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Walworth County considers expanding electronic monitoring to save money

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Catherine W. Idzerda
January 23, 2012
— Jail offers three meals a day, free utilities and the chance to stare at the ceiling for hours.

Drawbacks include orange jumpsuits, loss of liberty and use of tax dollars.


Staying home offers the chance to eat anything you want whenever you want, the ability to keep working and the chance to care for your children.


Drawbacks include buddies with six-packs of beer, the loss of some liberties, paying all of your bills and having to wear a big black bracelet around your ankle.


This spring, inmates of the Walworth County Huber dormitory might find themselves serving their sentences at home because of a newly expanded electronic monitoring program.


“It puts off an $11 million jail expansion project, improves public safety and meets the county’s budget goals of a zero increase in the budget,” Walworth County Sheriff David Graves said.


It’s an idea that’s already worked in Rock County.


“We first started electronic monitoring in 1998,” said Cmdr. Erik Chellevold, Rock County Jail administrator. “At that time, we were dealing with some pretty severe overcrowding.”


Rock County started with 10 to 12 people on the system, and has had as many as 105 on the electronic monitoring program.


“We were able to pare down our $70 million jail expansion to about $11 million,” Chellevold.


In Walworth County, officials hope electronic monitoring will allow them to transform a Huber facility into secure jail space through a remodeling project that’s estimated at about $150,000—significantly less than $11 million


In addition, officials think they’ll be able eliminate 10 positions in the jail, a change they think they’ll be able to make through attrition.


How will it work?


“The technology in corrections has changed,” said Sgt. Howard Sawyer of the Walworth County Sheriff’s Office. “This will give us a better way to track inmates.”


Huber is a work-release program that allows some inmates to leave the jail during the day for work, medical appointments, community service or treatment for alcohol or drugs.


“Huber itself is a program where inmates are put out into the community, put out for work, put out for appointments,” Sawyer said. “In that fashion, they can manipulate it. They don’t exactly go where they’re supposed to.


“With the technology in those bracelets, we track not only where they are every 15 seconds, we can see what speed they’re traveling at. It gives us a better way to track inmates in the community.”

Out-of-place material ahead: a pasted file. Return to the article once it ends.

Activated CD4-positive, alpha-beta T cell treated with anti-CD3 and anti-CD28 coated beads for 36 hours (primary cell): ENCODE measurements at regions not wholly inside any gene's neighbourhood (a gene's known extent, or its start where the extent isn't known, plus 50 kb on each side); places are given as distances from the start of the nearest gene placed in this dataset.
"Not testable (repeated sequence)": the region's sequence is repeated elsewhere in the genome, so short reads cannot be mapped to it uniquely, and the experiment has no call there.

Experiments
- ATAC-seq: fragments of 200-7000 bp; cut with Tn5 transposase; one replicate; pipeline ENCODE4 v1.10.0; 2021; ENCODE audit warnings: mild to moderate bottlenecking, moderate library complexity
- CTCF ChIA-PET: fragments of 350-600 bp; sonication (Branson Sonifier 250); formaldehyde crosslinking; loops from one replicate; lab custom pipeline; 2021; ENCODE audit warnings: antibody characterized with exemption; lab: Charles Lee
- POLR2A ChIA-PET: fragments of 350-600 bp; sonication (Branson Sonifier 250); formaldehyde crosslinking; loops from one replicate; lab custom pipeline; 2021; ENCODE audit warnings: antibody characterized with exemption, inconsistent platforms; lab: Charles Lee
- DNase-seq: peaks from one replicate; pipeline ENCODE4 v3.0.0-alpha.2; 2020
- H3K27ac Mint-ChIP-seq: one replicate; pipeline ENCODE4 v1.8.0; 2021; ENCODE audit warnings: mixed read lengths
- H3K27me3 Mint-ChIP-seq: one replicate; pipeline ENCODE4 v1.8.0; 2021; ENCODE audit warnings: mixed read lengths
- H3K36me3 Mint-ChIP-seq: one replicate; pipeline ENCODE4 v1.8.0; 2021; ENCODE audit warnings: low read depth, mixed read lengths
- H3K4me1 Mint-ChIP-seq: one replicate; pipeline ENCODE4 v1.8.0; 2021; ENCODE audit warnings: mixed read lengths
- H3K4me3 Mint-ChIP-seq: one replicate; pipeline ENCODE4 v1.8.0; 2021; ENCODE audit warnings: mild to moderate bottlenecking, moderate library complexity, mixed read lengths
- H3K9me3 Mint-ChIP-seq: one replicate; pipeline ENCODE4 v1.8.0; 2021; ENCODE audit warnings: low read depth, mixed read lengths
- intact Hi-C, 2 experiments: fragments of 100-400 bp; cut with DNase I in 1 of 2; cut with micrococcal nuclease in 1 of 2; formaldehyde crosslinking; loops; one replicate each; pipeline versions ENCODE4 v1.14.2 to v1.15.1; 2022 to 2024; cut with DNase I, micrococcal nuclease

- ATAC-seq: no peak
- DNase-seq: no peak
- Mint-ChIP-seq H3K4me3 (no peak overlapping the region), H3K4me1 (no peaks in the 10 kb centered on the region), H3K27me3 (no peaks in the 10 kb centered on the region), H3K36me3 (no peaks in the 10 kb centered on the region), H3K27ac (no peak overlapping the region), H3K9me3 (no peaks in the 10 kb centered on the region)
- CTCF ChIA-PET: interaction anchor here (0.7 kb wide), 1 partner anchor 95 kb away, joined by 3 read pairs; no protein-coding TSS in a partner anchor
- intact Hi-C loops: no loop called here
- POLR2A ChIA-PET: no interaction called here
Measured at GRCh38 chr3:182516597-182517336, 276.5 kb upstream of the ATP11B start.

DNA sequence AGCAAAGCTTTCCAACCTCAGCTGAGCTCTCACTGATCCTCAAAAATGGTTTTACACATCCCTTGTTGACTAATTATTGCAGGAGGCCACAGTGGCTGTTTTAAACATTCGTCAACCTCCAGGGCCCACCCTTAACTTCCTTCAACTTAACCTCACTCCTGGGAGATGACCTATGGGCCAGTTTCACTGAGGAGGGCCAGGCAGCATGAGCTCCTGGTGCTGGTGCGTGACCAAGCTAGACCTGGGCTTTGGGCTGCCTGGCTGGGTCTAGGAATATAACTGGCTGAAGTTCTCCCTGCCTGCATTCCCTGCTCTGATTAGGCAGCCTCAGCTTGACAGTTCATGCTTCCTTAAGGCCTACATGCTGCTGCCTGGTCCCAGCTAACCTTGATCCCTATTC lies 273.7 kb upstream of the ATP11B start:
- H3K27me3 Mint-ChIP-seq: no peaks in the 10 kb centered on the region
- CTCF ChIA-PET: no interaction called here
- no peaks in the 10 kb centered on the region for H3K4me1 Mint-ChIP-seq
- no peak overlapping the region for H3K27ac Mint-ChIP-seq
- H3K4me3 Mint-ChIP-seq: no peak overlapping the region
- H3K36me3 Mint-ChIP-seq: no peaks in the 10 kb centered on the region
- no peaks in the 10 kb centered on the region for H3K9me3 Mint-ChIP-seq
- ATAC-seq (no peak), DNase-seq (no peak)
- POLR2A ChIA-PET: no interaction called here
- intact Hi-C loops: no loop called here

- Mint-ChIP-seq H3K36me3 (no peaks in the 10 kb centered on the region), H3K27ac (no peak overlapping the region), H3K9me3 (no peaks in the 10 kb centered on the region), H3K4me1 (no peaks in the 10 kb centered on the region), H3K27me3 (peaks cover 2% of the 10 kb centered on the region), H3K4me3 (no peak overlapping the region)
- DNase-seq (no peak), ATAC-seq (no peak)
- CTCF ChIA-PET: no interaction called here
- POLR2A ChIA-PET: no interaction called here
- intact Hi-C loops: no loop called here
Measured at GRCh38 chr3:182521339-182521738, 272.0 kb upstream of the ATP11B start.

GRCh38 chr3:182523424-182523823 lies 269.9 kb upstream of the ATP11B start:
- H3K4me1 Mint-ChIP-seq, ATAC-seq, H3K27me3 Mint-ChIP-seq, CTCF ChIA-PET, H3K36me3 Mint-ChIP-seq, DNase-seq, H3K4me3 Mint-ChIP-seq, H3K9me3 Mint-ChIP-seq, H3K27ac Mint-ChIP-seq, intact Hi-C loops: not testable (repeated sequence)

Bracelets can be programmed with “hot zones,” areas where inmates are not allowed. Once they enter a “hot zone,” an alarm goes off and an officer is sent to pick them up.


Judges decide who is eligible for Huber privileges, but sheriffs have the authority to decide where inmates serve their terms. That means some Huber-eligible inmates might be able to serve time in their homes.


Which raises an obvious question: How is that punishment?


Walworth County Jail Administrator John Delaney responded with a question of his own.


“Let me ask a question: As taxpayers, do we want to lock them up because we’re mad at them, or do we want to lock people up because they are a threat to the community?” Delaney asked.


The judge, in assigning Huber privileges, already has decided the inmate can be out in the community, Sawyer said.


Walworth County Sheriff’s Sgt. Steve Sax noted that electronic monitoring means more—not less—restrictions on inmates’ movements in the community.


“Now, we don’t have any idea where they’re going during the day,” Sax said. “They can’t beat this system.”


The moment an inmate attempts to cut off the bracelet, an alarm sounds and officers are sent to pick up the individual.


In addition, inmates would be subjected to random drug tests and have a “Sobrieter” in their homes.


The Sobrieter is an alcohol sensor that inmates blow into. It’s voice activated, so the inmate can’t have another person take the test for him or her.


“There’s a lot of temptation for those people at home,” Sax said. “One of your buddies comes over with a six-pack of beer, and you have to say, ‘No.’”


And then there’s the cost: A day in the jail for one inmate costs the taxpayer $65.


Huber inmates at the jail pay $18 a day toward the cost of their incarceration.


Inmates on electronic monitoring would pay $17 plus their own food and utilities.



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